A controversy surrounding Independence Day celebrations in opposition-ruled Penang appeared to be over yesterday after the state government backed down over the use of the word “Bersih” in its theme for the celebrations.
Penang’s Chief Minister Lim Guan Eng said the state would use the federal government’s sanctioned “Sehati Sejiwa” (One Heart, One Soul) instead of its own “Bersih, Cekap dan Amanah” (Clean, Efficient and Trustworthy).
“The move by the armed forces to give the celebrations a miss has caused the state government to rethink its decision to use a different theme,” he said in a statement yesterday.
He said Penang Governor Abdul Rahman Abbas deserved to receive the royal salute by the armed forces during the parade. “We feel it is unacceptable as the Governor is a symbol of our Constitution and he must be given the royal salute during the Merdeka parade.”
On Sunday, the Malaysian Armed Forces (ATM) said in a statement that it would not participate in any Penang state-level national day celebration because the state’s theme was not in line with the spirit of the 2015 national day celebration.
“The theme decided by the 2015 National Day Celebration Central Committee, namely “Sehati Sejiwa”, must be supported and observed by all as in past years and ATM is no exception,” the statement said.
Yesterday, Mr Lim blamed Umno politicians for politicising the issue, saying that the state had been using its own theme for national day celebrations without any issues since 2010. “Their attitudes are immature and an abuse of power as a means to deny us our right to celebrate the independence of our country together.”
Last week, Penang state education director Osman Hussain issued a directive to Penang schools not to join in the celebrations without approval from the Education Ministry. Yesterday, the Inspector-General of Police, Tan Sri Abdul Khalid Bakar, said his men would participate in the state’s national day parade only if it reverted to Putrajaya’s theme.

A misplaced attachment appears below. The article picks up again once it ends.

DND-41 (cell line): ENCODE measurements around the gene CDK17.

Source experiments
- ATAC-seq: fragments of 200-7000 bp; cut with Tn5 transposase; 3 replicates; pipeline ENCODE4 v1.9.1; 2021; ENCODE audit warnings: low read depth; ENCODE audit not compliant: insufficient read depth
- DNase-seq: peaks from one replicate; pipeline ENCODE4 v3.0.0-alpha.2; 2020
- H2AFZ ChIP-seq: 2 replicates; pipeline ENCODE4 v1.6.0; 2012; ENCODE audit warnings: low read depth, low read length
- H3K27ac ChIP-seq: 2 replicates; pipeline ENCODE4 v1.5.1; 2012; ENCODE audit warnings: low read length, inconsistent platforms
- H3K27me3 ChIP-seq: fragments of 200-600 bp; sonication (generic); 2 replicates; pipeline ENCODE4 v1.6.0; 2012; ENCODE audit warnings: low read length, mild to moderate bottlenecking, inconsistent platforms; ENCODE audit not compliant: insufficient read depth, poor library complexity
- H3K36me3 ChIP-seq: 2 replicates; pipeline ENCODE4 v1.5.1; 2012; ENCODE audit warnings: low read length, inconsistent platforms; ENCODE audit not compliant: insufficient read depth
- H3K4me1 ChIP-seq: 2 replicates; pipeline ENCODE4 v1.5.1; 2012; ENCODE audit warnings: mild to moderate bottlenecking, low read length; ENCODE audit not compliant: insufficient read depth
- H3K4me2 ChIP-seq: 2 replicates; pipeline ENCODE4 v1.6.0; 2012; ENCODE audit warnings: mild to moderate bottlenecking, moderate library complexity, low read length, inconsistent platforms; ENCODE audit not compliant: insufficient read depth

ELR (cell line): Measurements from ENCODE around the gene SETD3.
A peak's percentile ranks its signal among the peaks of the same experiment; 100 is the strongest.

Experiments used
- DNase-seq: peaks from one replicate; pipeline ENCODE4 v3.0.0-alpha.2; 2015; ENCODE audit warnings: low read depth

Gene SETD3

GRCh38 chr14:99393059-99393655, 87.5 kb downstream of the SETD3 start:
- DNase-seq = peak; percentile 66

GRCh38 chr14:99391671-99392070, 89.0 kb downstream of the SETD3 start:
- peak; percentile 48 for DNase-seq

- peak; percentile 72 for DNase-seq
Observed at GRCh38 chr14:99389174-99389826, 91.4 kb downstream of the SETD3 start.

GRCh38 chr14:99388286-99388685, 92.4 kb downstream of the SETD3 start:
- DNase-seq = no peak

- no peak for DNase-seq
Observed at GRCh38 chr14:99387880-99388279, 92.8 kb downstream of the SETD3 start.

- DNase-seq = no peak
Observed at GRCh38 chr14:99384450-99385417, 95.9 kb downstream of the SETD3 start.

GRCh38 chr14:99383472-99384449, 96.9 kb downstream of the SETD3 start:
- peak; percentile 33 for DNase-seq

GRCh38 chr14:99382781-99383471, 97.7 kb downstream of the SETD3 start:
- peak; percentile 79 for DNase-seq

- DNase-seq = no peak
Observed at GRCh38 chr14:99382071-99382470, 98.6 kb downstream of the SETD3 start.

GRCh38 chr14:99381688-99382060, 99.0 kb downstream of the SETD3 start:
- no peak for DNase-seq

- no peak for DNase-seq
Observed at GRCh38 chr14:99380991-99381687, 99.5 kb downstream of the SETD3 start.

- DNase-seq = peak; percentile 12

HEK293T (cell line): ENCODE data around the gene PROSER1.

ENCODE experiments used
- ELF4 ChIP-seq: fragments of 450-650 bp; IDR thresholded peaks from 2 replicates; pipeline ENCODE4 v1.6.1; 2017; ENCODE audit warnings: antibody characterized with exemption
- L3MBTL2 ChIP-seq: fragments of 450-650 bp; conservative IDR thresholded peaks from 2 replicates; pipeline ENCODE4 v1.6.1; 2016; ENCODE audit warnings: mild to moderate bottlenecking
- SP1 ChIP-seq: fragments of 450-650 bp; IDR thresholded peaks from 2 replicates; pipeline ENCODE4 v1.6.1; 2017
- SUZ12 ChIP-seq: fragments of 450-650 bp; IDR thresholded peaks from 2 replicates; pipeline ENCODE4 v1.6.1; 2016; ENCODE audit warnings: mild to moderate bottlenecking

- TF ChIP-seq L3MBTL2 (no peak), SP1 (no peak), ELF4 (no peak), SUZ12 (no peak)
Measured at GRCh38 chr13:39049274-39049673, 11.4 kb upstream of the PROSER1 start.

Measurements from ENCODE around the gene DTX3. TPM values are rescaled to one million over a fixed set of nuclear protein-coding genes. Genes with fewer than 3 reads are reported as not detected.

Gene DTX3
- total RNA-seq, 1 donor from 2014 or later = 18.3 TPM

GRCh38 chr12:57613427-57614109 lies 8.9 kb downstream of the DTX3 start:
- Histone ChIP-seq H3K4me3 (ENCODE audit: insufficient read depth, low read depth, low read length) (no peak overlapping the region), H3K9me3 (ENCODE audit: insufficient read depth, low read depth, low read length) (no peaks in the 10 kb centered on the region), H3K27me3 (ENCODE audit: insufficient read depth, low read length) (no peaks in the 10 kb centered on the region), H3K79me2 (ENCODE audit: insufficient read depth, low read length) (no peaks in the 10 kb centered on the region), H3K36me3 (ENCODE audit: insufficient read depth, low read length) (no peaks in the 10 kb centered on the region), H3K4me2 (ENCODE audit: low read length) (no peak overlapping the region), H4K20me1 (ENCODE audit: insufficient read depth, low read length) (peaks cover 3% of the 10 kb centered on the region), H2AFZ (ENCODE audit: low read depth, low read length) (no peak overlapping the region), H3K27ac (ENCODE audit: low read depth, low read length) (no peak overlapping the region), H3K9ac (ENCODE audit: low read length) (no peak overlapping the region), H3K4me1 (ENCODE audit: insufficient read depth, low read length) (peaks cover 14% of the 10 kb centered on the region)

“As long as Penang wants to use its own theme, the police will not take part in its 2015 national day celebrations,” he told Bernama newswire yesterday.
The word “Bersih” has become highly sensitive as it is also the name of an electoral reforms group which plans to organise an overnight rally this weekend to protest against what it called Prime Minister Najib Razak’s attempt to muzzle criticism about his administration and to stifle investigations into claims that he had received state funds in his personal accounts.
Analysts were divided about the significance of the controversy.
Institute for Democracy and Economic Affairs chief executive officer Wan Saiful Wan Jan, in a Facebook posting, asked if the country was truly independent if Malaysians were not allowed to freely celebrate the national day.
“How merdeka (independent) are we when we have a supreme master politician telling us what we can and cannot do? What merdeka (independence) are we celebrating?”
Universiti Utara Malaysia political analyst Mohd Azizuddin Mohd Sani felt differently even though, he said, the issue reflected the fragile relationship between the federal government and the state.
“No, this does not mean that we are not merdeka. We can still celebrate merdeka.
“This is a matter of federalism and the choice of theme for the national day is not a major issue. I think this was a silly issue to begin with,” he said.